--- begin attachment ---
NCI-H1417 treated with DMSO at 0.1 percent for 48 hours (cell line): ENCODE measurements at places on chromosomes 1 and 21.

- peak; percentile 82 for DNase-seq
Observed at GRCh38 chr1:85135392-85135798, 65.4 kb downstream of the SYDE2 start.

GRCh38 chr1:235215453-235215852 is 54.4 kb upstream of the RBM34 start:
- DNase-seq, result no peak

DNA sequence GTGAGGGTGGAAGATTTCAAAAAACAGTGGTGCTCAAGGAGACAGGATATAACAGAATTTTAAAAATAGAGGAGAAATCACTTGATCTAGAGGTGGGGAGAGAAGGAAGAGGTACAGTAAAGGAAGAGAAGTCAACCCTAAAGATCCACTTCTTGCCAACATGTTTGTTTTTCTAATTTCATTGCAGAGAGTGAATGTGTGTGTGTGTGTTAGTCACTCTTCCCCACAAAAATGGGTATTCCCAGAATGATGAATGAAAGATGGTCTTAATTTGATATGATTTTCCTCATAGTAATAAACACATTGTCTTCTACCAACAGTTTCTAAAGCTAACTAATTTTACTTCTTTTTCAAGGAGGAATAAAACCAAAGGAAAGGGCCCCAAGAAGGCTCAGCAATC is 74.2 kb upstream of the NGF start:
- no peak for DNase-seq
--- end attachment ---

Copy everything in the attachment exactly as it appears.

NCI-H1417 treated with DMSO at 0.1 percent for 48 hours (cell line): ENCODE measurements at places on chromosomes 1 and 21.

- peak; percentile 82 for DNase-seq
Observed at GRCh38 chr1:85135392-85135798, 65.4 kb downstream of the SYDE2 start.

GRCh38 chr1:235215453-235215852 is 54.4 kb upstream of the RBM34 start:
- DNase-seq, result no peak

DNA sequence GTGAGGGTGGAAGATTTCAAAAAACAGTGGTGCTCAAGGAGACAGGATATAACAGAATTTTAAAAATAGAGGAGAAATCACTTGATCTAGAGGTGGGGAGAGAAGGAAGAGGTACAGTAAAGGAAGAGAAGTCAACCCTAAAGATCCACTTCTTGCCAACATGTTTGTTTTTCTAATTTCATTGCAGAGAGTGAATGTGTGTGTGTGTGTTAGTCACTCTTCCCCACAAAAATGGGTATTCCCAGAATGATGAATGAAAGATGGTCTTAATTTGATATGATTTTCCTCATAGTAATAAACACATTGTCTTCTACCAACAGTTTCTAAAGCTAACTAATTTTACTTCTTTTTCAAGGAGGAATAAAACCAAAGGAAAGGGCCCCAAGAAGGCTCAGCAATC is 74.2 kb upstream of the NGF start:
- no peak for DNase-seq